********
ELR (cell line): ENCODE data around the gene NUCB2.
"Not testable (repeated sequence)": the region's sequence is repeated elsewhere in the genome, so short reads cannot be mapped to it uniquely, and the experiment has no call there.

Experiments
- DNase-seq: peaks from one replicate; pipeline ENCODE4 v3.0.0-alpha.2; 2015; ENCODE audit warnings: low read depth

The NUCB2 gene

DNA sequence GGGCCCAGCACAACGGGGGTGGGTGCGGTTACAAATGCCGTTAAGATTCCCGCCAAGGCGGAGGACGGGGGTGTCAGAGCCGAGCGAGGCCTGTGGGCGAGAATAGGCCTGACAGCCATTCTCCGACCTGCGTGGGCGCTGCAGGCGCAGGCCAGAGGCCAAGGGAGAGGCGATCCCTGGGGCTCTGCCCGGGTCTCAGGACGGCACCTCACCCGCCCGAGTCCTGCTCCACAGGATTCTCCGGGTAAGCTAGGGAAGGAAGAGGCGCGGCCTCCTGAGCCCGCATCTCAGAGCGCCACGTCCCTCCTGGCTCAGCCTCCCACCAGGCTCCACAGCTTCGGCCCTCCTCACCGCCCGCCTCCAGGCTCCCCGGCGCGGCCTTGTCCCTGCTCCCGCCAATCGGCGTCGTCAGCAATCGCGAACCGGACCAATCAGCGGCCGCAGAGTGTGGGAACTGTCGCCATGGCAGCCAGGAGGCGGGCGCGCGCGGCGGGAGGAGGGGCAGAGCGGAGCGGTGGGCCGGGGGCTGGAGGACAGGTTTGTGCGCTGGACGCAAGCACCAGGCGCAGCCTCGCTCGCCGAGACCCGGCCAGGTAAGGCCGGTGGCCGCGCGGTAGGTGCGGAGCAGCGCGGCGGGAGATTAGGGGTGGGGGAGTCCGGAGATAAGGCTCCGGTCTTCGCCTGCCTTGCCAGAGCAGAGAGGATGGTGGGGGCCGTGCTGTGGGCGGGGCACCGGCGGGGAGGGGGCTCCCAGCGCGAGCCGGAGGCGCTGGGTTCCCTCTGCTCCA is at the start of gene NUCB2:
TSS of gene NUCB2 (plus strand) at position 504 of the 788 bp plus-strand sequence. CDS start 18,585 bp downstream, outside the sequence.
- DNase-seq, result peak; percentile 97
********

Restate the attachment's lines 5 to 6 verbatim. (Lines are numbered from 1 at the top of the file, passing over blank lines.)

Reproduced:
The NUCB2 gene

DNA sequence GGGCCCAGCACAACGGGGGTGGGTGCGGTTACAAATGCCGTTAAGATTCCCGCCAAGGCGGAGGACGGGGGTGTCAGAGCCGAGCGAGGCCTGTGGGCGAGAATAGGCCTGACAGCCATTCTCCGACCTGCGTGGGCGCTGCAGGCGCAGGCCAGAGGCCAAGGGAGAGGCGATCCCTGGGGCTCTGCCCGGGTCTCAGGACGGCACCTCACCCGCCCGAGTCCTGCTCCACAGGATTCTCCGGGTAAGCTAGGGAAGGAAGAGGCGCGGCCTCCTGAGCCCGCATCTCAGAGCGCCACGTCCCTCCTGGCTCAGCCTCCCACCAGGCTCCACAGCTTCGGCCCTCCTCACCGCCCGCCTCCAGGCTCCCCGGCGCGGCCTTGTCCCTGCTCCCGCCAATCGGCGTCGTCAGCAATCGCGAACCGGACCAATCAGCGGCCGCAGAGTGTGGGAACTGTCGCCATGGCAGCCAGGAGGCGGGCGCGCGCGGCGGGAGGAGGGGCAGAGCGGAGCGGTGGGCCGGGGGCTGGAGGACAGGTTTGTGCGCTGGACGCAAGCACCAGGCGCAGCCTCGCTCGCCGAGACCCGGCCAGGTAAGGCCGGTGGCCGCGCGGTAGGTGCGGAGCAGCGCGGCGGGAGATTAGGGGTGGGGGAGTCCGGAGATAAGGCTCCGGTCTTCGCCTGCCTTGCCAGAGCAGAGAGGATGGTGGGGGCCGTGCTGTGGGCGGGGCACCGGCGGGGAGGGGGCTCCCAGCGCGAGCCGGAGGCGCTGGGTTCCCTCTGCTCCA is at the start of gene NUCB2: